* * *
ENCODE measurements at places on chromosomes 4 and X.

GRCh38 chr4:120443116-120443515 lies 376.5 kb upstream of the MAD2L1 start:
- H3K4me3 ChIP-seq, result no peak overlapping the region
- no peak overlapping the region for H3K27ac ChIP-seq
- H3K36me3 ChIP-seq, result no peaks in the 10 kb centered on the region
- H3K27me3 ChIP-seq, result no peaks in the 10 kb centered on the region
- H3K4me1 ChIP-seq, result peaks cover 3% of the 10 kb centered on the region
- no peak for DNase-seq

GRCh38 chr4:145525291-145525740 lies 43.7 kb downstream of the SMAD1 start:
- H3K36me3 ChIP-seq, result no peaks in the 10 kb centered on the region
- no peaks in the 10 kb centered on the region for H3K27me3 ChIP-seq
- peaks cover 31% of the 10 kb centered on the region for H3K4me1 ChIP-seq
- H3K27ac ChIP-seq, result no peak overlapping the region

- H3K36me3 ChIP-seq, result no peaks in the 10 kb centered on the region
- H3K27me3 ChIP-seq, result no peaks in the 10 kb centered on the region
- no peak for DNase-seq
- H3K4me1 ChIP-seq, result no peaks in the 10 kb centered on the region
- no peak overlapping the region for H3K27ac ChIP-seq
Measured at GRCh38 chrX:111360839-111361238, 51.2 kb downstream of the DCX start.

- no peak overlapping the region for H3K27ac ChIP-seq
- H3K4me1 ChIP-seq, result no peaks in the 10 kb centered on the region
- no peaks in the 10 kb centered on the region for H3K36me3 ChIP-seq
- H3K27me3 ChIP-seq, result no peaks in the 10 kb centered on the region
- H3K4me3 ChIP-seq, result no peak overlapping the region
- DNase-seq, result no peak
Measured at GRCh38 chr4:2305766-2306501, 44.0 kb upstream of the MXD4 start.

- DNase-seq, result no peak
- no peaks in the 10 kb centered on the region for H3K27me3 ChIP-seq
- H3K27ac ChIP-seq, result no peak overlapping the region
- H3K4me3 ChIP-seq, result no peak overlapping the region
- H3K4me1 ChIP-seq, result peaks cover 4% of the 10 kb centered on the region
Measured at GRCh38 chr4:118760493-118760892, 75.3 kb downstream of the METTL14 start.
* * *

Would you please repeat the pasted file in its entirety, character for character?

ENCODE measurements at places on chromosomes 4 and X.

GRCh38 chr4:120443116-120443515 lies 376.5 kb upstream of the MAD2L1 start:
- H3K4me3 ChIP-seq, result no peak overlapping the region
- no peak overlapping the region for H3K27ac ChIP-seq
- H3K36me3 ChIP-seq, result no peaks in the 10 kb centered on the region
- H3K27me3 ChIP-seq, result no peaks in the 10 kb centered on the region
- H3K4me1 ChIP-seq, result peaks cover 3% of the 10 kb centered on the region
- no peak for DNase-seq

GRCh38 chr4:145525291-145525740 lies 43.7 kb downstream of the SMAD1 start:
- H3K36me3 ChIP-seq, result no peaks in the 10 kb centered on the region
- no peaks in the 10 kb centered on the region for H3K27me3 ChIP-seq
- peaks cover 31% of the 10 kb centered on the region for H3K4me1 ChIP-seq
- H3K27ac ChIP-seq, result no peak overlapping the region

- H3K36me3 ChIP-seq, result no peaks in the 10 kb centered on the region
- H3K27me3 ChIP-seq, result no peaks in the 10 kb centered on the region
- no peak for DNase-seq
- H3K4me1 ChIP-seq, result no peaks in the 10 kb centered on the region
- no peak overlapping the region for H3K27ac ChIP-seq
Measured at GRCh38 chrX:111360839-111361238, 51.2 kb downstream of the DCX start.

- no peak overlapping the region for H3K27ac ChIP-seq
- H3K4me1 ChIP-seq, result no peaks in the 10 kb centered on the region
- no peaks in the 10 kb centered on the region for H3K36me3 ChIP-seq
- H3K27me3 ChIP-seq, result no peaks in the 10 kb centered on the region
- H3K4me3 ChIP-seq, result no peak overlapping the region
- DNase-seq, result no peak
Measured at GRCh38 chr4:2305766-2306501, 44.0 kb upstream of the MXD4 start.

- DNase-seq, result no peak
- no peaks in the 10 kb centered on the region for H3K27me3 ChIP-seq
- H3K27ac ChIP-seq, result no peak overlapping the region
- H3K4me3 ChIP-seq, result no peak overlapping the region
- H3K4me1 ChIP-seq, result peaks cover 4% of the 10 kb centered on the region
Measured at GRCh38 chr4:118760493-118760892, 75.3 kb downstream of the METTL14 start.